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Kipchak portrait in a 12th-century balbal in Luhansk.

The Kipchaks, also known as Kipchak Turks, Qipchaq or Polovtsians, were a Turkic nomadic people and confederation that existed in the Middle Ages, inhabiting parts of the Eurasian Steppe. First mentioned in the 8th century as part of the Second Turkic Khaganate, they most likely inhabited the Altai region from where they expanded over the following centuries, first as part of the Kimek Khanate and later as part of a confederation with the Cumans. There were groups of Kipchaks in the Pontic–Caspian steppe, Syr Darya and Siberia. The Cuman–Kipchak confederation was conquered by the Mongols in the early 13th century.


The Kipchaks interpreted their name as meaning "hollow tree" (confer Middle Turkic: kuv ağaç);[1] according to them, inside a hollow tree, their original human ancestress gave birth to her son.[2] Németh points to the Siberian qıpčaq "angry, quick-tempered" attested only in the Siberian Sağay dialect (a dialect of Khakas language) .[3] Klyashtorny links Kipchak to qovı, qovuq "unfortunate, unlucky"; yet Golden sees a better match in qıv "good fortune" and adjectival suffix -čāq. Regardless, Golden notes that the ethnonym's original form and etymology "remain a matter of contention and speculation".[4]


In the Kipchak steppe, a complex ethnic assimilation and consolidation process took place between the 11th and 13th centuries.[5] The western Kipchak tribes absorbed people of Oghuz, Pecheneg, ancient Bashkir, Bulgar and other origin; the eastern Kipchak merged with the Kimek, Karluk, Kara-Khitai and others. They were all identified by the ethnonym Kipchak.[5]

Chinese histories only mentioned the Kipchaks a few times: for example, Yuan general Tutuha's origin from Kipchak tribe Ölberli,[6] or some information about the Kipchaks' homeland, horses, and the Kipchaks' physiognomy and psychology.[7][8][9][10]

The Kipchaks were first unambiguously mentioned in Persian geographer ibn Khordadbeh's Book of Roads and Kingdoms as a northernly Turkic tribe, after Toquz Oghuz, Karluks, Kimeks, Oghuz, J.f.r (either corrupted from Jikil or representing Majfar for Majğar), Pechenegs, Türgesh, Aðkiš, and before Yenisei Kirghiz.[11] Kipchaks possibly appeared in the 8th-century Moyun Chur inscription as Türk-Qïbchaq, mentioned as having been part of the Turkic Khaganate for fifty years;[12] even so, this attestation is uncertain as damages on the inscription leave only -čq (𐰲𐰴) (*-čaq or čiq) readable.[13] It is unclear if the Kipchaks could be identified with, according to Klyashtorny, the [Al]tï Sir in the Orkhon inscriptions (薛延陀; pinyin: Xuè-Yántuó),[14][15][16] or with the Juéyuèshī (厥越失) in Chinese sources;[12][17] however, Zuev (2002) identified 厥越失 Juéyuèshī (< MC *kiwat-jiwat-siet) with toponym Kürüshi in the Ezhim river valley (Ch. Ayan < MCh. 阿豔 *a-iam < OTrk. Ayam) in Tuva Depression.[18] The relationship between the Kipchaks and Cumans is unclear.[12]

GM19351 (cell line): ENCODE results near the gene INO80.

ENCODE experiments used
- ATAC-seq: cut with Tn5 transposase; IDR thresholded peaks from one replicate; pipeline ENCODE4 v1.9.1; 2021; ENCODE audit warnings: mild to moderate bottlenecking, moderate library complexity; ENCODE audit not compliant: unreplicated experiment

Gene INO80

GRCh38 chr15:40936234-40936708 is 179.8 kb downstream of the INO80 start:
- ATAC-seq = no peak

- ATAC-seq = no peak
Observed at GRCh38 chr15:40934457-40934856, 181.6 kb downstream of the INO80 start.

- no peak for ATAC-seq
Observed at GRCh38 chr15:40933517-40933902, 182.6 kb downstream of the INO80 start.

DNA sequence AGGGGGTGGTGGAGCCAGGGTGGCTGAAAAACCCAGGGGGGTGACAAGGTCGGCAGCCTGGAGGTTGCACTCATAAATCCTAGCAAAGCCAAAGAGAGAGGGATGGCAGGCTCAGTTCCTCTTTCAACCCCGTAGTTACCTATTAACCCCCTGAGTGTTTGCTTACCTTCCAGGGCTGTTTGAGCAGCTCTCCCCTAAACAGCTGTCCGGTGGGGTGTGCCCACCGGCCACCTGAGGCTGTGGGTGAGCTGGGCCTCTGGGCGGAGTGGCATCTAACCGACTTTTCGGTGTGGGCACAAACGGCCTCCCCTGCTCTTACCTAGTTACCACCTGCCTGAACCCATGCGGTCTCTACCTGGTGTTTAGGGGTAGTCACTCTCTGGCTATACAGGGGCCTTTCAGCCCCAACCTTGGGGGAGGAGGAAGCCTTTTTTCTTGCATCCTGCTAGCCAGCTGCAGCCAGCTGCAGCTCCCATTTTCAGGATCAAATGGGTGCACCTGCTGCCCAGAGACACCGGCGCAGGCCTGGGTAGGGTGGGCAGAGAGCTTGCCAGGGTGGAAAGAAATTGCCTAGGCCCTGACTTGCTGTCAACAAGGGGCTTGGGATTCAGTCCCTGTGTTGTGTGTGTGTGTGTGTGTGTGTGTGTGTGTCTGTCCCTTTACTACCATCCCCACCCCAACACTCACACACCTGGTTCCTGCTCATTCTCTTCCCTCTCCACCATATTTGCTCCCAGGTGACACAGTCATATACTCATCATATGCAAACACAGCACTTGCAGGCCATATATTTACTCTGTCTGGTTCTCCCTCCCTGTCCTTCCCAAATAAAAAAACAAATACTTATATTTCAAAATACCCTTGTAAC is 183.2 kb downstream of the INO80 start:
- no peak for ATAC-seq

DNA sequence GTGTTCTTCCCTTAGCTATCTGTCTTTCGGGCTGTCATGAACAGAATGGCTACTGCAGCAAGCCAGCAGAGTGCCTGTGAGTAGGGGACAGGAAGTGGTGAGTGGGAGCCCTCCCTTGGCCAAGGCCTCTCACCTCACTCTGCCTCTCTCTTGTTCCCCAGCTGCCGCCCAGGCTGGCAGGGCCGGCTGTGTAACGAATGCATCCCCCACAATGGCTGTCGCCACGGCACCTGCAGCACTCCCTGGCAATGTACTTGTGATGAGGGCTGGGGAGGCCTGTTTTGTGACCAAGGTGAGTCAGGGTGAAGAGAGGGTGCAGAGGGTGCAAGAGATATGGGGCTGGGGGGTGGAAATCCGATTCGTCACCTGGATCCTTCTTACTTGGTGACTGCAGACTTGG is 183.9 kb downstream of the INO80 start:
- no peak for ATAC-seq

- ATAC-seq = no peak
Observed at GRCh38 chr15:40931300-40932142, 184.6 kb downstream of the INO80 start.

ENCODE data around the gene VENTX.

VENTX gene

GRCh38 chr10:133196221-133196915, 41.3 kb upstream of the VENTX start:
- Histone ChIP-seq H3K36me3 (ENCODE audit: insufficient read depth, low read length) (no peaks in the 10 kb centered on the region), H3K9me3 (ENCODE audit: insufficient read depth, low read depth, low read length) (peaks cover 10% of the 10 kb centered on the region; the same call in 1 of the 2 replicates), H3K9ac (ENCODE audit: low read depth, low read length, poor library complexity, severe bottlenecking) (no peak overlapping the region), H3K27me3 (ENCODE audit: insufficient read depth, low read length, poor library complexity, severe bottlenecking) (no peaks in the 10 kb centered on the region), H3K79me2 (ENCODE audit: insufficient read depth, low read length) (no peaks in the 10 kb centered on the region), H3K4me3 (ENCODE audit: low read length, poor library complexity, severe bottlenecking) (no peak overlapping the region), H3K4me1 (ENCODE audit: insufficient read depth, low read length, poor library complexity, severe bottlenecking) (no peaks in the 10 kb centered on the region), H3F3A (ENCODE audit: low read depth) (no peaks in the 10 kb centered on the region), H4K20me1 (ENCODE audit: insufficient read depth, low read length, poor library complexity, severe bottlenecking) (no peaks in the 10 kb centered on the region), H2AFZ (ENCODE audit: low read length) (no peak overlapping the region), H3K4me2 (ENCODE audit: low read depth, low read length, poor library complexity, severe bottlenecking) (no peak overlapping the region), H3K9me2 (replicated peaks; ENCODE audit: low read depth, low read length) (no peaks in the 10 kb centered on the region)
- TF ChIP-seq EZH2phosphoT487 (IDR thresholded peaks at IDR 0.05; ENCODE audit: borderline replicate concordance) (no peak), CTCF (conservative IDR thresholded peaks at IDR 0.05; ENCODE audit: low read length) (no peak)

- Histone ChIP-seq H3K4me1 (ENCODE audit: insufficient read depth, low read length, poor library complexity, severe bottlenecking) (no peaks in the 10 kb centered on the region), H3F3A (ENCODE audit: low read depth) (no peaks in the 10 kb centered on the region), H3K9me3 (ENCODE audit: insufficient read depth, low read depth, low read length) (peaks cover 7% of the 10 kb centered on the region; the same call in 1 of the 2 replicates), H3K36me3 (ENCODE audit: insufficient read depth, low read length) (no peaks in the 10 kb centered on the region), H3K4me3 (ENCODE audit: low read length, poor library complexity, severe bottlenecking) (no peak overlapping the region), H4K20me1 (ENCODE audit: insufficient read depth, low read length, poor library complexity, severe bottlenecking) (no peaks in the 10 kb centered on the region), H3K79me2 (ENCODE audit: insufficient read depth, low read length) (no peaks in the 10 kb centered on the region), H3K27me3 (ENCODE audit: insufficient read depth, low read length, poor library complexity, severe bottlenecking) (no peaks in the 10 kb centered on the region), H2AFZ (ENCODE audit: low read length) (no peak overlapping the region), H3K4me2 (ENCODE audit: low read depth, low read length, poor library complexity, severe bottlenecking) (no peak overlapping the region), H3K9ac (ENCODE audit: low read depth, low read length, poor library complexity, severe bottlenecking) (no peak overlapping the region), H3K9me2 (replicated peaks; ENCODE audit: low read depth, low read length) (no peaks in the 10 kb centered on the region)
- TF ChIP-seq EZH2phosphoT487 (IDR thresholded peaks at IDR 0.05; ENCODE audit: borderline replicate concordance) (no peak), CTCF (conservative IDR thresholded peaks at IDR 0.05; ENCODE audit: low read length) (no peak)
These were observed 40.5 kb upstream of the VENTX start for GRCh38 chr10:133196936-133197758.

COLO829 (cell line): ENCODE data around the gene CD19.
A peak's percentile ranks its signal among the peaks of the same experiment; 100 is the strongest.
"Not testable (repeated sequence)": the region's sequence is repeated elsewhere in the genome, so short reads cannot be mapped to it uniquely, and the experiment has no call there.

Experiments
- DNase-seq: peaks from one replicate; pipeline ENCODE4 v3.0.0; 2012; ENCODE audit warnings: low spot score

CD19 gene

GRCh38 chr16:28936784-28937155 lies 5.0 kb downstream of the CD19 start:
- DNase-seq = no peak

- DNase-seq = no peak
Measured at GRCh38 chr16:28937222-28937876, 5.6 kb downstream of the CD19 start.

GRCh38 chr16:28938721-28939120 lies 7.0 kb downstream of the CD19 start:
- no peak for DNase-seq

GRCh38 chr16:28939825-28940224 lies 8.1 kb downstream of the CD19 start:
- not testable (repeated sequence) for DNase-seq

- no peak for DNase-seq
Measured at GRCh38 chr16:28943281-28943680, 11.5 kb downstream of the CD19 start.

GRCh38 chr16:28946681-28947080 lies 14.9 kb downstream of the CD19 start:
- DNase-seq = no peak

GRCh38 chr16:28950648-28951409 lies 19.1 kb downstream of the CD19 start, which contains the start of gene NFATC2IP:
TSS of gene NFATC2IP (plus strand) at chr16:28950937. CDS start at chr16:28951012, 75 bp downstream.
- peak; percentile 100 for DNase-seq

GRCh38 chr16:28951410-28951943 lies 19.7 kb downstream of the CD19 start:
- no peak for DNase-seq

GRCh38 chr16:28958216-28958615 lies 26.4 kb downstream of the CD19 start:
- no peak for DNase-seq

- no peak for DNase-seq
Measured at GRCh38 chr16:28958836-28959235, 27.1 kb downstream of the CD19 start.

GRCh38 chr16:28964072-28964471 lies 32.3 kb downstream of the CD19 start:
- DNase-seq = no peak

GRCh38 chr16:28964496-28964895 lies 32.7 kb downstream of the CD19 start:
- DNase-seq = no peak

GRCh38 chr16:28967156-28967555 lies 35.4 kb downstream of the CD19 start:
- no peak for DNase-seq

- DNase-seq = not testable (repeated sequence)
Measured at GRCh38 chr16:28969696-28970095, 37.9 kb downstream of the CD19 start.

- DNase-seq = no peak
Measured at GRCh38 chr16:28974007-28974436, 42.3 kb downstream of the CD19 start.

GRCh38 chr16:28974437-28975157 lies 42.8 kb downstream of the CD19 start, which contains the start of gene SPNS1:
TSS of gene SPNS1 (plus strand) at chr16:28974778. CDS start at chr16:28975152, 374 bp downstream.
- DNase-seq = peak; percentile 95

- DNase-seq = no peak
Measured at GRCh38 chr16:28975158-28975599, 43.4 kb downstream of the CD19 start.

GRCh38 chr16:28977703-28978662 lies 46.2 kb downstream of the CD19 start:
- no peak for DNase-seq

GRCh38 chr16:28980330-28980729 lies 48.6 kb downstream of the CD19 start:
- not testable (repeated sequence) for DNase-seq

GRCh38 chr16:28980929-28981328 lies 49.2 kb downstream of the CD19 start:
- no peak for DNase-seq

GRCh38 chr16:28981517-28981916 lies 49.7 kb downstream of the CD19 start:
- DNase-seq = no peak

While part of the Turkic Khaganate, they most likely inhabited the Altai region.[12] When the Khaganate collapsed, they became part of the Kimek confederation, with which they expanded to the Irtysh, Ishim and Tobol rivers.[12] They then appeared in Islamic sources.[12] In the 9th century Ibn Khordadbeh indicated that they held autonomy within the Kimek confederation.[12] They entered the Kimek in the 8th- or beginning of 9th century, and were one of seven original tribes.[19] In the 10th-century Hudud al-'Alam it is said that the Kimek appointed the Kipchak king.[12] The Kimek confederation, probably spearheaded by the Kipchaks, moved into Oghuz lands, and Sighnaq in Syr Darya became the Kipchak urban centre.[12] Kipchak remnants remained in Siberia, while others pushed westwards in the Qun migration.[12] As a result, three Kipchak groups emerged:[20]

The early 11th century saw a massive Turkic nomadic migration towards the Islamic world.[21] The first waves were recorded in the Kara-Khanid Khanate in 1017–18.[21] It is unknown whether the Cumans conquered the Kipchaks or were simply the leaders of the Kipchak–Turkic tribes.[21] By the 12th century, the two separate confederations of Cumans and Kipchaks merged.[22]

Cumania in c. 1200.

The Mongols defeated the Alans after convincing the Kipchaks to desert them through pointing at their likeness in language and culture.[23] Nonetheless, the Kipchaks were defeated next.[23] Under khan Köten, Kipchaks fled to the Grand Principality of Kyiv (the Ruthenians), where the Kipchaks had several marriage relations, one of which was Köten's son-in-law Mstislav Mstislavich of Galicia.[23] The Ruthenians and Kipchaks forged an alliance against the Mongols, and met at the Dnieper to locate them.[23] After an eight-day pursuit, they met at the Kalka River (1223).[23] The Kipchaks, who were horse archers like the Mongols, served as the vanguard and scouts.[23] The Mongols, who appeared to retreat, tricked the Ruthenian–Kipchak force into a trap after suddenly emerging behind the hills and surrounding them.[23] The fleeing Kipchaks were closely pursued, and the Ruthenian camp was massacred.[23]